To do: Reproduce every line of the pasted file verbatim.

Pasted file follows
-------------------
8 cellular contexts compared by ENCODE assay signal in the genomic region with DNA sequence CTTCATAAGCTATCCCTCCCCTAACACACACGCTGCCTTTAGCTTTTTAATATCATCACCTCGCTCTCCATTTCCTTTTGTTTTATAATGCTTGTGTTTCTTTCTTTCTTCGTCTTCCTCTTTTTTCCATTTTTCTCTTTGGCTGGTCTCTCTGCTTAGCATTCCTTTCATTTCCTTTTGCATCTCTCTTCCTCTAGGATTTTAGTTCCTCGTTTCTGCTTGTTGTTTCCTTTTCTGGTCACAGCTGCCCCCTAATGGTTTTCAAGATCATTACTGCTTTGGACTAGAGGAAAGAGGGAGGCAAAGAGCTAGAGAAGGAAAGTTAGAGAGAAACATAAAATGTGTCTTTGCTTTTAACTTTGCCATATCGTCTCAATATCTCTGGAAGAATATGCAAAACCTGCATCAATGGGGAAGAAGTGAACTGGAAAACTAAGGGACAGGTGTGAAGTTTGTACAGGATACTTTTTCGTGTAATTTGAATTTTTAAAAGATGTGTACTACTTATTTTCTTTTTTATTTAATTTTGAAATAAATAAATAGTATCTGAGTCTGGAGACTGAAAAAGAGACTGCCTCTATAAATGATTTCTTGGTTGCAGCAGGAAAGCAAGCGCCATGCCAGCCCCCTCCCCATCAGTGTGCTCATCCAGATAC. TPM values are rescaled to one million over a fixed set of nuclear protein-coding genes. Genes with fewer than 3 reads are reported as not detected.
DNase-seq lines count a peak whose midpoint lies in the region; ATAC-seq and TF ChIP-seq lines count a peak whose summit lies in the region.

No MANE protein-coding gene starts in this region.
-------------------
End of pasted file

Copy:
8 cellular contexts compared by ENCODE assay signal in the genomic region with DNA sequence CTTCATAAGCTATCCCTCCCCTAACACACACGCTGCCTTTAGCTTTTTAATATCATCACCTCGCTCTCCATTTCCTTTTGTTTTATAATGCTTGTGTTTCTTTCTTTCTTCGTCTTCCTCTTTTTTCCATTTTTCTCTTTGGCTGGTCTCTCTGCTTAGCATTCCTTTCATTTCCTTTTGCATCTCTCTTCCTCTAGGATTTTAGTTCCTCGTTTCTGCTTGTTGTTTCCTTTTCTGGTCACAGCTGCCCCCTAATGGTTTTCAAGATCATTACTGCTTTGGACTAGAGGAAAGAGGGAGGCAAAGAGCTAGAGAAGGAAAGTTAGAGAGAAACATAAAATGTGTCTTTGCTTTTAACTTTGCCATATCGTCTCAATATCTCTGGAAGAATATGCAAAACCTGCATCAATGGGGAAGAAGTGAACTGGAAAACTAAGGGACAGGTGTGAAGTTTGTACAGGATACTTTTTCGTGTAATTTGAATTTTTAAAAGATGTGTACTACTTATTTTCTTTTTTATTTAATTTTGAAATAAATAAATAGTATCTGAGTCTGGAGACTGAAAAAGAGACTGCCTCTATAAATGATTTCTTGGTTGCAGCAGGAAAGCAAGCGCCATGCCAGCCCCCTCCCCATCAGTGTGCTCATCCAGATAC. TPM values are rescaled to one million over a fixed set of nuclear protein-coding genes. Genes with fewer than 3 reads are reported as not detected.
DNase-seq lines count a peak whose midpoint lies in the region; ATAC-seq and TF ChIP-seq lines count a peak whose summit lies in the region.

No MANE protein-coding gene starts in this region.